HAVE you noticed that the rhythms of nature seem to be slightly off-kilter in recent years?
The wattles and the purple bush pea (Hovea acutifolia) along Steve Irwin Way at Glenview seemed to flower earlier and the magpies next door started nesting in May.
Last year, the Australia Institute released a discussion paper (Out of season. Expanding summers and shrinking winters in subtropical and temperate Australia) that showed our seasons are changing fairly dramatically.
It reported that, compared to the 1950s and ’60s, our summers are getting longer and our winters shorter.
In Brisbane, they found that summer is now 11 days longer and winter is 31 days shorter. Other capital cities fared much worse.
Summers were much longer in Sydney by 28 days, Canberra 31, Perth and Hobart 35, Adelaide 36 and Melbourne 38.
Winters were shorter for all other capitals too – Adelaide by ten days, Sydney 15, Melbourne 19, Hobart 21, Perth 25 and Canberra 35 days.
It means that Brisbane experiences a whole month less of winter than 60-70 years ago.
The changes are more dramatic in the past 20 years, with the report finding that over that 20 years a Brisbane winter was on average 61 days long until just the last five years when the average dropped to 31 days.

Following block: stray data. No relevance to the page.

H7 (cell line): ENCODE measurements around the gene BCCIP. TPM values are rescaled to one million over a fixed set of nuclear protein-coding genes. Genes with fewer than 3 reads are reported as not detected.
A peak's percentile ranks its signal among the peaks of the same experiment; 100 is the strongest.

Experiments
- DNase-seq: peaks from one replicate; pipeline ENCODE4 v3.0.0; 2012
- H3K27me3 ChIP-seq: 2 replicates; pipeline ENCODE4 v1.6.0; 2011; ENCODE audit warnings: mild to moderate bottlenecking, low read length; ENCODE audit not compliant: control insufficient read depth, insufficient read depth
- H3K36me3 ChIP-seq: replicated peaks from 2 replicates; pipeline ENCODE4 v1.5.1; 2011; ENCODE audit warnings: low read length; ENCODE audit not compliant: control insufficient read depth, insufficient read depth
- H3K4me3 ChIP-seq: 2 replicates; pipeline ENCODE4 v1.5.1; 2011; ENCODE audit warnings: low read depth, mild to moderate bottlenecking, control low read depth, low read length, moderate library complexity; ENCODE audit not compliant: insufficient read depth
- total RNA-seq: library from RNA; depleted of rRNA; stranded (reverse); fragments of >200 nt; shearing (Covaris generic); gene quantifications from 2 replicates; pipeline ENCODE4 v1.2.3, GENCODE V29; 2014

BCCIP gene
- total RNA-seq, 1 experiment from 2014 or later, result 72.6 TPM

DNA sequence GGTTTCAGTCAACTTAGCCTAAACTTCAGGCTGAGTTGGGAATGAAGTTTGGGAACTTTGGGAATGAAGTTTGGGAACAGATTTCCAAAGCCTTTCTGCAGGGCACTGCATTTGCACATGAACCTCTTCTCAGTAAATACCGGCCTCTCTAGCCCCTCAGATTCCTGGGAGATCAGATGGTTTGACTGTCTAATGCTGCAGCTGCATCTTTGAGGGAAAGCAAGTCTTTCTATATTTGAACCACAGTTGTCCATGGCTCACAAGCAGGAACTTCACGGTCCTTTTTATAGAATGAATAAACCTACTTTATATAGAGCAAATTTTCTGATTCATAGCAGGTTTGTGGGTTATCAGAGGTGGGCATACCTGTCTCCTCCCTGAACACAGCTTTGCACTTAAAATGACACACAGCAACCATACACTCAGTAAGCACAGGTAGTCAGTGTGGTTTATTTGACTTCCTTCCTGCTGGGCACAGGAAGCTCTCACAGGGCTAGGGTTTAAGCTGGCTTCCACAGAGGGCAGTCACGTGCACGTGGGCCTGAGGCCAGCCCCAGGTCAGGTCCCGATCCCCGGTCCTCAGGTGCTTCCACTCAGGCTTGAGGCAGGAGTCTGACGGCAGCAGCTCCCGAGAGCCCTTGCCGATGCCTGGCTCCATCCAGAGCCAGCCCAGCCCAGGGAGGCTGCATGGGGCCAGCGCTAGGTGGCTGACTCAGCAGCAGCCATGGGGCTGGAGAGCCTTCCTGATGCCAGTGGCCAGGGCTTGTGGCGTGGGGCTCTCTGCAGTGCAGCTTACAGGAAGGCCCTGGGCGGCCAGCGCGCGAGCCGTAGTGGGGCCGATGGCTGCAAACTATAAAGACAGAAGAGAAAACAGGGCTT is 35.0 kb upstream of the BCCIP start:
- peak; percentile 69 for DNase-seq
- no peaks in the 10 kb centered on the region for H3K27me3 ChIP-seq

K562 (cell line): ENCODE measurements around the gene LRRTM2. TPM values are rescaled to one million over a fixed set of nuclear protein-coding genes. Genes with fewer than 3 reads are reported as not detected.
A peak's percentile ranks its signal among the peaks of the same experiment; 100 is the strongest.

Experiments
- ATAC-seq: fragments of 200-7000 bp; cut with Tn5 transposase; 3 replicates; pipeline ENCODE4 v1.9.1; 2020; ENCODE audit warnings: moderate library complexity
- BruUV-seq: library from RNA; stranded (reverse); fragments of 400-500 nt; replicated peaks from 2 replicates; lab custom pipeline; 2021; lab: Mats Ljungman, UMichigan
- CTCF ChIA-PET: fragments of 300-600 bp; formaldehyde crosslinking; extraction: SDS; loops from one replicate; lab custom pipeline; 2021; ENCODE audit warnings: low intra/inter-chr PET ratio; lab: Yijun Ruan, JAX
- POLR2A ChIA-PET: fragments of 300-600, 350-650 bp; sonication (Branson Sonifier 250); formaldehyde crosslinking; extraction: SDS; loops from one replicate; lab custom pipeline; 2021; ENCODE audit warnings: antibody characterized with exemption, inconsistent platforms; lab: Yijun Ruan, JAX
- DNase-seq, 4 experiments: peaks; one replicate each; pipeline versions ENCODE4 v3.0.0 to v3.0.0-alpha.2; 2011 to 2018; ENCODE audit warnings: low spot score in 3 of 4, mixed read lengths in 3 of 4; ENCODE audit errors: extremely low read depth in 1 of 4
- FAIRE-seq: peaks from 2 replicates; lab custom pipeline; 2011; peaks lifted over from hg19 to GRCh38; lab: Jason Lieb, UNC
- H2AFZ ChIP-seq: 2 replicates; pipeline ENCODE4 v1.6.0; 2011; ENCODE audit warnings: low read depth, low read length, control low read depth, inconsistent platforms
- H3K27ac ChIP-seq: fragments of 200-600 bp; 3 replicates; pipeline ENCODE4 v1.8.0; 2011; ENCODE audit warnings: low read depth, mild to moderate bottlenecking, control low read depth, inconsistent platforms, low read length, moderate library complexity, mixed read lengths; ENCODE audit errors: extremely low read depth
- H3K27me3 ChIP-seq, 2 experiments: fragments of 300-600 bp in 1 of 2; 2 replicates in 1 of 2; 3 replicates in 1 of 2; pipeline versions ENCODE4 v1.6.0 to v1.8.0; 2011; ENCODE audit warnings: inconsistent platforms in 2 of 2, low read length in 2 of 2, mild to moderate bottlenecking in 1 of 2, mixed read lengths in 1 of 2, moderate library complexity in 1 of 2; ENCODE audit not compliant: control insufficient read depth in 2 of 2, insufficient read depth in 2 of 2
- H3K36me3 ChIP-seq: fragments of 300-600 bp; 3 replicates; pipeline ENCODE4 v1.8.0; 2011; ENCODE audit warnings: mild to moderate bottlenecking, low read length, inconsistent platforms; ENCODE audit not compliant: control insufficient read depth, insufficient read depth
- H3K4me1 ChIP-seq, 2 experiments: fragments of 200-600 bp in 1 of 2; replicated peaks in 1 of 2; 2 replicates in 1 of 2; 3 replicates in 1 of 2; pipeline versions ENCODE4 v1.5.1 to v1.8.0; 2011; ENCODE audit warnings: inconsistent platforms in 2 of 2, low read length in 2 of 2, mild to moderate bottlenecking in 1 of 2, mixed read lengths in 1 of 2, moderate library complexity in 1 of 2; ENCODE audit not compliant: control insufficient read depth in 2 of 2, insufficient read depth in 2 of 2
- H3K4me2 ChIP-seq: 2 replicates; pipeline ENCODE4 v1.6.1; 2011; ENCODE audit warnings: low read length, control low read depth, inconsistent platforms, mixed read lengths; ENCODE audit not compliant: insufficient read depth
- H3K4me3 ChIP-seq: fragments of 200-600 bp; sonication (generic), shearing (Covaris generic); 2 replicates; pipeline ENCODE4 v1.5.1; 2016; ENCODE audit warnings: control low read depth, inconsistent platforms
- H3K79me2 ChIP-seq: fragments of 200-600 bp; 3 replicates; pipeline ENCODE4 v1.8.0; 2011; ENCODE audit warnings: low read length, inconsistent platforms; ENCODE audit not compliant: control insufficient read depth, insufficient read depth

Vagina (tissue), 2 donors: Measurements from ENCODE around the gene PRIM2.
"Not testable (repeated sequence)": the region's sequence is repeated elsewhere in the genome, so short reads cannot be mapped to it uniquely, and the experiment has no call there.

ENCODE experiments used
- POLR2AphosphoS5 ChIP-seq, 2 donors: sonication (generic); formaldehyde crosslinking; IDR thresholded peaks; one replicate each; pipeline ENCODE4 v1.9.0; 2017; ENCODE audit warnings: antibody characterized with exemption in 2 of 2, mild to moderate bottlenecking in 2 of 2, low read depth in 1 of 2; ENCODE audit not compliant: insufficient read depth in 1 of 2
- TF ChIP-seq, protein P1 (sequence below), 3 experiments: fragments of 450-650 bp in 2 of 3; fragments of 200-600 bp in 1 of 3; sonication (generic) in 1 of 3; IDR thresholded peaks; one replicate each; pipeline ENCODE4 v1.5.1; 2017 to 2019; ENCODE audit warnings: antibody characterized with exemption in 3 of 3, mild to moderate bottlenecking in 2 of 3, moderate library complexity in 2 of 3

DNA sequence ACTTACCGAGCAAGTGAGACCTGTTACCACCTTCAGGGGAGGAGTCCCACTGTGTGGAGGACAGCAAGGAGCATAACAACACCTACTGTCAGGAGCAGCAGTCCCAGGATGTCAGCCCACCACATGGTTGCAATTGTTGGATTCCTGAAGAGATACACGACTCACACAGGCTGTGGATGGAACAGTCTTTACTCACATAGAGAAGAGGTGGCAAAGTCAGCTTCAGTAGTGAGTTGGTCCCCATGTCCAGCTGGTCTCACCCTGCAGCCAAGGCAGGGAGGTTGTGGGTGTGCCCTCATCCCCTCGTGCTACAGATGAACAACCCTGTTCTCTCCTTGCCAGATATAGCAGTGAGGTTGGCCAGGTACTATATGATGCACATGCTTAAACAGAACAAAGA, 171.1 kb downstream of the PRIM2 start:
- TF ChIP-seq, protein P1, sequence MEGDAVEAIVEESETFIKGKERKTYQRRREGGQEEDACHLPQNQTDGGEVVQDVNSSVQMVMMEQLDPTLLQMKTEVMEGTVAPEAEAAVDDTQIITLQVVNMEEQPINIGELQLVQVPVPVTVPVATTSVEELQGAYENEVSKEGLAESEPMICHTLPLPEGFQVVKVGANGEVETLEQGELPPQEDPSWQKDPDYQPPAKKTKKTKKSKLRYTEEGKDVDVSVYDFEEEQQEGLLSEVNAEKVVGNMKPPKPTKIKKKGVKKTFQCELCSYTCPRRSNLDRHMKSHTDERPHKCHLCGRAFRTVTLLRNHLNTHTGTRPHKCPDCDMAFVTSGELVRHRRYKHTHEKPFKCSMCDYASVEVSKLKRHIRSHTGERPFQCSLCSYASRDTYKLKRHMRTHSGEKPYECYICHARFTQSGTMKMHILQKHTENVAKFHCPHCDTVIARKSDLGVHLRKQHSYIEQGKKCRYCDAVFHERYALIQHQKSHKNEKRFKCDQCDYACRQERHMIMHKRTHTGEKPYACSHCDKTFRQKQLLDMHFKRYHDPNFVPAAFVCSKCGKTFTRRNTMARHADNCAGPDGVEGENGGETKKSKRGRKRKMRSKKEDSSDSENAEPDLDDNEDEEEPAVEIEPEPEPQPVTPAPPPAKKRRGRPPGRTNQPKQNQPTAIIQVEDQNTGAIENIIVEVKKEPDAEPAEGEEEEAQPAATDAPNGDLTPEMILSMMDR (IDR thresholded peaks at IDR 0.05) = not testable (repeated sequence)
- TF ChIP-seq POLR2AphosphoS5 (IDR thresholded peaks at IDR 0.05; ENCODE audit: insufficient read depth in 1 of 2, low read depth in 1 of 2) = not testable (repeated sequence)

You’d have to imagine that this has caused some pretty wild changes in flowering, fruiting and breeding cycles of our plants and animals – both native and exotic.
For the home gardener, it means we get less time to grow winter vegetables such as broccoli and cabbage, and the extended humid summers mean more pests and diseases for longer periods.
However, garden vegetables aren’t the only things that could be suffering.
Frog experts have recently reported that people up and down the east coast of Australia have been finding dead frogs, especially the large green tree frogs.
People are finding them dead and shrivelled in disturbing numbers. Some have even reported finding cane toads in a similar state.
Scientists are perplexed, with the most likely cause being a frog-killing disease called chytrid fungus.
If you’d like to read the full story, you’ll find the article on The Conversation website – https://cutt.ly/qQmOeYw
On the subject of frogs, a University of the Sunshine Coast (USC) study has found that female frogs tend to choose unattractive males when there is a lot of traffic noise.
As a result, they may be missing out on good mating opportunities because they cannot hear the calls properly or are distracted by the noise.
The research, from USC’s Global Change Ecology Research Group, said that it could spell disaster for overall reproductive success and population survival in urban frogs if this kind of distraction and behaviour was widespread.
So, not only are frogs having to contend with changing seasons and deadly fungus diseases, they’re now also struggling to find froggy love.
It’s a strange world we live in.